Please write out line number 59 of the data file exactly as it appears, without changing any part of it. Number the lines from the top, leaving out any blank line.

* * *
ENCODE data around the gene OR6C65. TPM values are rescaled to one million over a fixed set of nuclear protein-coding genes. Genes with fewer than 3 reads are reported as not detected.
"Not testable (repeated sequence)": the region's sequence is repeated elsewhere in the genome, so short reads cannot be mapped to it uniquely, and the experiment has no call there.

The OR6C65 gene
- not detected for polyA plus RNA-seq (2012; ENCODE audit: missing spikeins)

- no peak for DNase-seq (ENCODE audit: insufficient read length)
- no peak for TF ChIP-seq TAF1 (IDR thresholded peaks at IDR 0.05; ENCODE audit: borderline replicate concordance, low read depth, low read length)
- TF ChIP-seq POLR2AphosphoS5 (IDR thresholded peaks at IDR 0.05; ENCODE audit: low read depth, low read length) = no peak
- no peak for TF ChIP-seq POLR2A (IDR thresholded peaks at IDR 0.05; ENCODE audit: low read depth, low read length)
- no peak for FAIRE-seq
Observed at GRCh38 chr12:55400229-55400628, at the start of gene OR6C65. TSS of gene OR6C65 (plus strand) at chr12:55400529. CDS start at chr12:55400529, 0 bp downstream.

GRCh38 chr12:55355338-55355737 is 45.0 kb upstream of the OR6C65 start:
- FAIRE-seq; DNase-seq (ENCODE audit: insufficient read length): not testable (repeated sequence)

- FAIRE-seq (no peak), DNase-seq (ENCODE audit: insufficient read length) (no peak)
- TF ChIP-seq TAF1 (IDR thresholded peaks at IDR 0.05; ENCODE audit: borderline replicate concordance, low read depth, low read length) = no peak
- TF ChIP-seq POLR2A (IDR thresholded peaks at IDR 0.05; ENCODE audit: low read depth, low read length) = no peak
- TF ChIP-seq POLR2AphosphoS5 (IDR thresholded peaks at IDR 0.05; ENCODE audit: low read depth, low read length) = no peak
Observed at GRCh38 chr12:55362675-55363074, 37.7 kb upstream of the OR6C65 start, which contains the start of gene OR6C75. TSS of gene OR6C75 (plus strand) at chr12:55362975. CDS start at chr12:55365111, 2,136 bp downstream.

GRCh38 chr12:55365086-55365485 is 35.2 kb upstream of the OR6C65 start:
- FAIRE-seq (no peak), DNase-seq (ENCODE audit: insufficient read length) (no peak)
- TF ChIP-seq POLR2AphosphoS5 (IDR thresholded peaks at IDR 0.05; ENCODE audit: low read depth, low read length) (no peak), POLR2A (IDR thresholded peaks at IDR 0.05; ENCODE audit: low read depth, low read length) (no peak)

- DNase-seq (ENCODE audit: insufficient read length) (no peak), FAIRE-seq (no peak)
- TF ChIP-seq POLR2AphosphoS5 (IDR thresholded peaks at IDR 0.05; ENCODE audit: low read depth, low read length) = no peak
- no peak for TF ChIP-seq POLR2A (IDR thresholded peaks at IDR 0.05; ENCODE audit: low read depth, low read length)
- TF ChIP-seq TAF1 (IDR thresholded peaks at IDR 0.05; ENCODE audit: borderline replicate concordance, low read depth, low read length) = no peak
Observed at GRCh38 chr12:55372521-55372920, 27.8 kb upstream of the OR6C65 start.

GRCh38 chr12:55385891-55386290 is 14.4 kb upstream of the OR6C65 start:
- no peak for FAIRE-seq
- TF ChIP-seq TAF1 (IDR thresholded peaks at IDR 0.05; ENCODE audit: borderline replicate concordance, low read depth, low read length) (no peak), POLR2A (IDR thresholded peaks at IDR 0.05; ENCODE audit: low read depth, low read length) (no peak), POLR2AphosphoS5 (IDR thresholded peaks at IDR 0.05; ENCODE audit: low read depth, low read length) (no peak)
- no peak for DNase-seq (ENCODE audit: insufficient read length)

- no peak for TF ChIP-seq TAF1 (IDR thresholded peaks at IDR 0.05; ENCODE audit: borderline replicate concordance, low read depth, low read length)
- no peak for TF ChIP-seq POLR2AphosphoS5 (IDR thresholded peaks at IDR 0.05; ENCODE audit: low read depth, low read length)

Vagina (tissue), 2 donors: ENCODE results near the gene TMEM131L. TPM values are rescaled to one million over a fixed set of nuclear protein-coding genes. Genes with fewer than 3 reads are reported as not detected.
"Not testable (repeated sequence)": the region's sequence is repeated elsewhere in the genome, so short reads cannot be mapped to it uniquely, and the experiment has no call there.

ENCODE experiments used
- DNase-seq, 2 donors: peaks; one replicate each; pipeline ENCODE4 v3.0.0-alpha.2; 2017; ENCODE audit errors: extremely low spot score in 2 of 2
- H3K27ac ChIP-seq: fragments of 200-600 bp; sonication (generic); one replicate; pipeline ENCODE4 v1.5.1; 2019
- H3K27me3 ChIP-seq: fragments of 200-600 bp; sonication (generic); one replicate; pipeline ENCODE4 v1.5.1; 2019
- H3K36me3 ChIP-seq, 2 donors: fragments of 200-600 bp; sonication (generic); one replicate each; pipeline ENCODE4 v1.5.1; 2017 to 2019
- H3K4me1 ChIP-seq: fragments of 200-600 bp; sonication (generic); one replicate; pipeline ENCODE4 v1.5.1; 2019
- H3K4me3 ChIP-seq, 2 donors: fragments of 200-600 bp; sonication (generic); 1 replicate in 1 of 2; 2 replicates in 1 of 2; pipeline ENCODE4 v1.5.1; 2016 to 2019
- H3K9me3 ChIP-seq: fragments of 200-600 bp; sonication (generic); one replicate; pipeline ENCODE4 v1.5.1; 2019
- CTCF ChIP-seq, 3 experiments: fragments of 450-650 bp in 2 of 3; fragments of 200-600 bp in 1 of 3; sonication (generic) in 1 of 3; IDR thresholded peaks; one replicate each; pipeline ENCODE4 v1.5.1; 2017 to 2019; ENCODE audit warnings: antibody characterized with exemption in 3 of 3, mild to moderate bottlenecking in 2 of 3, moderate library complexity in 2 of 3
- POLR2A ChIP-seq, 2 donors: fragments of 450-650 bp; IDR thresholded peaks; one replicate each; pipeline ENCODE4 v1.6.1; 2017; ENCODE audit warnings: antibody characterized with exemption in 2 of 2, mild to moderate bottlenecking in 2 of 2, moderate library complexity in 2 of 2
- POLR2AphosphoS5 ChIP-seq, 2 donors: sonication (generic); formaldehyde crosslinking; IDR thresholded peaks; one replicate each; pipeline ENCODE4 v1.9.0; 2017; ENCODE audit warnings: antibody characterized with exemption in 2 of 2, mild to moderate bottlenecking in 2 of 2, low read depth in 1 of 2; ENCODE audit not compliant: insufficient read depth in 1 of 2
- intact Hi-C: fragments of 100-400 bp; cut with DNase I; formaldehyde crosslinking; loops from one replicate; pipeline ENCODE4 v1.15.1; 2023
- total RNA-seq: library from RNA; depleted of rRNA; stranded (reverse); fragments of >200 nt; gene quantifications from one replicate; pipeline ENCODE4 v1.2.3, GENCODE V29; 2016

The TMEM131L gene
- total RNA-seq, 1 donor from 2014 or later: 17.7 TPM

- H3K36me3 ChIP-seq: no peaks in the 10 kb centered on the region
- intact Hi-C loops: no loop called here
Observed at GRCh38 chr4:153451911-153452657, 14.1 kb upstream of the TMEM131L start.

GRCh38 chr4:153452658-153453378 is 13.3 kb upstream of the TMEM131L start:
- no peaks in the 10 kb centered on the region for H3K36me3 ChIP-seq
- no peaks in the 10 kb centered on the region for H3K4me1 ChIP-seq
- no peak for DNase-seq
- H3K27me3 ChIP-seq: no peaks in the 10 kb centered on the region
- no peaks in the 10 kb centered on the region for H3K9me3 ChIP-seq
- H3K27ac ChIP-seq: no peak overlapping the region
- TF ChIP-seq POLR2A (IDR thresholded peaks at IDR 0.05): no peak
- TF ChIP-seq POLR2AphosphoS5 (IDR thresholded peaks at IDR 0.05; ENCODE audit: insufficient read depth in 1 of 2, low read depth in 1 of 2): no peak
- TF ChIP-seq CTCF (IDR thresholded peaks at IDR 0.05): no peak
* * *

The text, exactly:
- TF ChIP-seq POLR2A (IDR thresholded peaks at IDR 0.05): no peak